The following statement is from the U.S. Interagency Council on Homelessness website,
"The elected officials’ agreement, America’s Road Home Statement of Principles and Actions, affirms the roles of the U.S. Interagency Council, U.S. Conference of Mayors, and the National Association of Counties in providing jurisdictional leadership through 10-Year Plans to End Chronic Homelessness, adoption of innovations such as Housing First, ACT teams, and Project Homeless Connect, and the involvement of the philanthropic community in investing in results with a focus on permanent housing."
Although the push to implement solutions for helping the nation’s homeless find permanent housing was borne at the federal level, homelessness is nonetheless primarily a community issue. As such, it is one which has to be addressed "locally."
Traditional methods of "dealing" with homelessness (e.g. – homeless shelters, drop in day centers for the homeless, etc.) have been ineffective at reducing the numbers of persons who live on our nation’s city streets. The evidence of that inefficacy is quite apparent, considering that the numbers of homeless has continued to rise steadily – particularly among families with dependant children.
Unfortunately, most folks have a tendency to believe that it is the sole role of the government to provide for their local area homeless. Seldom do they think of themselves as also having to take an active part in the effort to reduce homelessness. Yet, often times, it is the small "grassroots" actions of a handful of citizens which can have the greatest impact at helping a homeless person regain their place in society. This is especially true when those folks are motivated by their compassion for a fellow human being.
I found a prime example of how a community’s compassion and their working together have helped one homeless person in their area. The article, Homeless man, Ansley Park neighbors strike deal, was in yesterday’s Atlanta Journal-Constitution.
It told of two men: Jake Compton and Jerry Attkisson. Both live in the same neighborhood. One homeless; the other a homeowner. One lived in the local park; the other in a house of his own.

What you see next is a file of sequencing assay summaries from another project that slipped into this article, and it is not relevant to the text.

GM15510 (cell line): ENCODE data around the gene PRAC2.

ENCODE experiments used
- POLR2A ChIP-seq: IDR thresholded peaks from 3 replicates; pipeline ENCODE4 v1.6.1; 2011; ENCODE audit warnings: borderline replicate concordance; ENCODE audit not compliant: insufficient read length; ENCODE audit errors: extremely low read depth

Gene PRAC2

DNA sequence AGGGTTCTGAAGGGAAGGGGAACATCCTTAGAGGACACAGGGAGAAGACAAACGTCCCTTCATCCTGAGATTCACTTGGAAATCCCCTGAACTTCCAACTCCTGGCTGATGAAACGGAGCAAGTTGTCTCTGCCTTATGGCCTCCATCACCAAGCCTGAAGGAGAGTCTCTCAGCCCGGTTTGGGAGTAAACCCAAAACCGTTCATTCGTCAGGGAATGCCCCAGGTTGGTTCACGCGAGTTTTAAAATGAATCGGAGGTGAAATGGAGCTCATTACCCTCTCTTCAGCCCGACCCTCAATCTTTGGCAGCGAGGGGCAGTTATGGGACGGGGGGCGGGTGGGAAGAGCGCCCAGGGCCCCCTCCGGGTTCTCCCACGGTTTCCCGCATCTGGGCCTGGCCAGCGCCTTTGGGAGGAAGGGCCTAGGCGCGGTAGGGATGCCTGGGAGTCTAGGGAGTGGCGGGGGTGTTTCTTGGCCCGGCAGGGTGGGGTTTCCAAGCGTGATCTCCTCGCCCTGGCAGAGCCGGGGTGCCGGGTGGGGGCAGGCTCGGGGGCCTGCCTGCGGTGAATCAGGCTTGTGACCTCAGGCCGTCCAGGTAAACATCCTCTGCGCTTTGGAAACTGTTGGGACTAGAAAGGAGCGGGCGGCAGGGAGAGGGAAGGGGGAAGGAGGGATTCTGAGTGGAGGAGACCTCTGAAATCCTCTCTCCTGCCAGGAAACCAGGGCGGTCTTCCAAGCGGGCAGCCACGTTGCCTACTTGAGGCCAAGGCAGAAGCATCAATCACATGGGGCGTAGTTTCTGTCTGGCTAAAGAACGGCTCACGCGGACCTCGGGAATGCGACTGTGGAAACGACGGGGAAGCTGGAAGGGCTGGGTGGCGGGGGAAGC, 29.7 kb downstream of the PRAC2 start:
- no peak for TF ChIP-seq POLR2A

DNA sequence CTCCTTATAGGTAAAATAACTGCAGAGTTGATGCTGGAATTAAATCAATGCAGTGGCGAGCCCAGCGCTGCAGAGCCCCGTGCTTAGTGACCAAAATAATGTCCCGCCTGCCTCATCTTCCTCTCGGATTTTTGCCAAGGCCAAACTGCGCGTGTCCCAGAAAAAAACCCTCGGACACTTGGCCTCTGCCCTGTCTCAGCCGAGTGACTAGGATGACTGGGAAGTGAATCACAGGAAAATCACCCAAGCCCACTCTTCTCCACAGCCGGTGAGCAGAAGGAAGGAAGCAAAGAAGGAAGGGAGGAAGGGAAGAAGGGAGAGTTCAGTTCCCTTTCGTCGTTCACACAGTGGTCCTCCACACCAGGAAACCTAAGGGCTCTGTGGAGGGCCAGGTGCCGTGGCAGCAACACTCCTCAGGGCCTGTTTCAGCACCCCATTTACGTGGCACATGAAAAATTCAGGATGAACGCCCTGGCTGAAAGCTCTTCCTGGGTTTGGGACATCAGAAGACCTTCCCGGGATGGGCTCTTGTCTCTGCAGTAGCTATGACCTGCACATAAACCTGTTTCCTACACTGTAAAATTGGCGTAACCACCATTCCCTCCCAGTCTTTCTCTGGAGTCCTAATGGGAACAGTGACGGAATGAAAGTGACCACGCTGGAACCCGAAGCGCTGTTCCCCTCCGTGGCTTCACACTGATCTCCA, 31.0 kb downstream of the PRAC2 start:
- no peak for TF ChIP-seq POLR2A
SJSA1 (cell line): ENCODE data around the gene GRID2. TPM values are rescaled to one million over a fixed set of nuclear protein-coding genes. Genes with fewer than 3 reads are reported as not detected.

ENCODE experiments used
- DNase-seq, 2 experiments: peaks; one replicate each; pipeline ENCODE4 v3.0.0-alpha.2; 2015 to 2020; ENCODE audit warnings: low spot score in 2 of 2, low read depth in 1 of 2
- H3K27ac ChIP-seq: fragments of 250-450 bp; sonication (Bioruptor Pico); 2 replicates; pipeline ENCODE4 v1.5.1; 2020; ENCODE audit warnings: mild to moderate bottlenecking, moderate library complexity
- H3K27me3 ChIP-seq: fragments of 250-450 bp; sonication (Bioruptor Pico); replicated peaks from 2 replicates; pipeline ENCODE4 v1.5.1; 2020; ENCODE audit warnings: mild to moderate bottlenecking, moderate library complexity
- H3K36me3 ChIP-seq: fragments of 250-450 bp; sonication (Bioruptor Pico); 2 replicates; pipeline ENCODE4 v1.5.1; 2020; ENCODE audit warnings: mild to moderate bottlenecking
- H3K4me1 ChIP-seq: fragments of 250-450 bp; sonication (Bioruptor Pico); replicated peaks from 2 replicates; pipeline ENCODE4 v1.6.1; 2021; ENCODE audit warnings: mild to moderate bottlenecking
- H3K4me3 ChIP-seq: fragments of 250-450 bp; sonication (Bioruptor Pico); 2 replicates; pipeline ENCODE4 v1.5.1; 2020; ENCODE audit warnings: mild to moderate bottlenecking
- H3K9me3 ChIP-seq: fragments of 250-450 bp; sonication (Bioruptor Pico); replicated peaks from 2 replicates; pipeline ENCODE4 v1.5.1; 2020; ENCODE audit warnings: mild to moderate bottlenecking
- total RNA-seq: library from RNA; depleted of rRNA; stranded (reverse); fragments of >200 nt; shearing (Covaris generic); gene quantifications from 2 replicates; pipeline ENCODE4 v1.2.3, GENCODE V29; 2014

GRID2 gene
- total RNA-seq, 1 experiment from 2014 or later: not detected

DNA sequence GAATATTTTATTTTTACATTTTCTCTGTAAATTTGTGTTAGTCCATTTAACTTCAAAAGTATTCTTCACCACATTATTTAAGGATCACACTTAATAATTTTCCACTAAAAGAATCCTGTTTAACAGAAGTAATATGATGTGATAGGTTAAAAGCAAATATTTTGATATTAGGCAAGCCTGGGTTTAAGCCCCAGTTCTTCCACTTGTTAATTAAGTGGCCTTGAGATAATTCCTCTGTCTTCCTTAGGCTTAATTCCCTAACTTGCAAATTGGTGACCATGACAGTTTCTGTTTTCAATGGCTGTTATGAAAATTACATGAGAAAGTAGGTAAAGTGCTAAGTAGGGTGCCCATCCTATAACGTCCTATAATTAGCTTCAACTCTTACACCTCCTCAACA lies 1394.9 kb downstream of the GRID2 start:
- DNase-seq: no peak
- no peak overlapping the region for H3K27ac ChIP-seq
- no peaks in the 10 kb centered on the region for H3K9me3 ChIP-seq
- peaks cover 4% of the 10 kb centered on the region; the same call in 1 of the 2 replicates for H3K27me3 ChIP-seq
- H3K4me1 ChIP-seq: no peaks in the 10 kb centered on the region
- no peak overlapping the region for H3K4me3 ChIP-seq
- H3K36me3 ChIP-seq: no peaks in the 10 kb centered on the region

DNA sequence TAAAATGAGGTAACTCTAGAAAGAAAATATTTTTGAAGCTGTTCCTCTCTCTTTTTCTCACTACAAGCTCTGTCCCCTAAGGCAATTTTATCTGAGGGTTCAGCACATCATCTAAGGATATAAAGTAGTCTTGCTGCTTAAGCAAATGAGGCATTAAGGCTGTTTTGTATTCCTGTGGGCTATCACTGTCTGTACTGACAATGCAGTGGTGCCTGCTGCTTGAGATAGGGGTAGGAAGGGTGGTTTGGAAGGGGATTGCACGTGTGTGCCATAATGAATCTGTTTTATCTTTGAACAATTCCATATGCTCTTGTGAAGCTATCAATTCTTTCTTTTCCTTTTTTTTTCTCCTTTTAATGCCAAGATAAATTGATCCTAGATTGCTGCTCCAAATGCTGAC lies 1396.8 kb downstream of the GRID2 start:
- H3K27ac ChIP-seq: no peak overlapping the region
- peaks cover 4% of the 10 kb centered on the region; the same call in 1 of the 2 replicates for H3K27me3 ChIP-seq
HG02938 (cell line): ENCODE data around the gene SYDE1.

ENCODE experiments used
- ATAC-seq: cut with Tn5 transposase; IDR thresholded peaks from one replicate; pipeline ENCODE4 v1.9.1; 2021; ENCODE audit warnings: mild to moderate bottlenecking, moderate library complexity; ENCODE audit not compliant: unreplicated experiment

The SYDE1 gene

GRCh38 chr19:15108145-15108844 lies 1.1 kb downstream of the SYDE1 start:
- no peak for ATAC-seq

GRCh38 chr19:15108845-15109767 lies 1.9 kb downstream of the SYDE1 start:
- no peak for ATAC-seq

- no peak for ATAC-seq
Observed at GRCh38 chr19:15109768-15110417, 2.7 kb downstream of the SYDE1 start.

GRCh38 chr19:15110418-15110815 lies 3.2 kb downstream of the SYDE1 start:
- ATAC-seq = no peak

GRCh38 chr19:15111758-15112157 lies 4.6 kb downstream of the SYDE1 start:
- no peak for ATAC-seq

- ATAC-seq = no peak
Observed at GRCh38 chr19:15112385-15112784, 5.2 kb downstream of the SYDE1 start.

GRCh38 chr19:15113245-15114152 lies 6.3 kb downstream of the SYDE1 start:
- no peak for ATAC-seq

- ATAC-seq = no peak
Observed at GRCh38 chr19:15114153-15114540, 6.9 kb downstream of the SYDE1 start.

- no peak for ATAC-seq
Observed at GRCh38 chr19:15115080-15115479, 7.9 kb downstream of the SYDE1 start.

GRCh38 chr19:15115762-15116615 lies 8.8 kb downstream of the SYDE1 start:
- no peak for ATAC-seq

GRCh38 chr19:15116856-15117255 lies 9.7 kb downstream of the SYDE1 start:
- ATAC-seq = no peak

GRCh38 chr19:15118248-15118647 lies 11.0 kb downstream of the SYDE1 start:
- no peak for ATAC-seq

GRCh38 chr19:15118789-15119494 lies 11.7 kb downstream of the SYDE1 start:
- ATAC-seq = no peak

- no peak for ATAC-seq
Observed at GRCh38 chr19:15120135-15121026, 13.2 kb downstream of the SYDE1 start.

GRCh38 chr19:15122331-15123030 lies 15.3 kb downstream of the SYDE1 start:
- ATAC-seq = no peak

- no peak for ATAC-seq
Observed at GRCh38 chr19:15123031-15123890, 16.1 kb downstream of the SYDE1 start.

Mr. Compton had been living under a tree in Winn Park for quite some time – ten years in fact. Long enough that most of his "neighbors" knew him.
Mr. Attkisson began to worry about him. So much so, that he felt a need to help.
According to the article,
"In June, the 67-year-old retired real estate investor was tired of worrying. He approached Compton with a proposition: If Compton would distribute mulch around the park, Attkisson would pay him $2 for every pile the homeless man moved and spread out. Deal, said Compton."
But it didn’t end there.
Mr. Attkisson took it a step further and sent letters to 200 other families in the neighborhood asking their assistance to create a fund which would do two things: it would "beautify their park" and help Mr. Compton get back on his feet. 40 of those families responded. Subsequently, Mr. Compton was able to be kept on "the payroll."
His current project is helping to clean up the park’s pond.
He has saved money; has a bank account; a cell phone and – as the article says – has "… his eye on a nice little place on Piedmont Avenue."
The article is a one of the finest testaments of compassion in action. It is also a reminder that all of us can – and should – take an active role in helping the homeless within our own communities.
Mr. Attkisson didn’t give Mr. Compton a hand out. He gave him a hand up.
The result is that the Ansley Park Neighborhood Association has someone to help maintain their local park for all of them to enjoy. And, in the process, a job was created for Mr. Compton.
However, more importantly, is that Mr. Compton’s "neighbors" have given him something far more valuable than just a job. They’ve given him back his dignity.
To me that constitutes a win-win situation.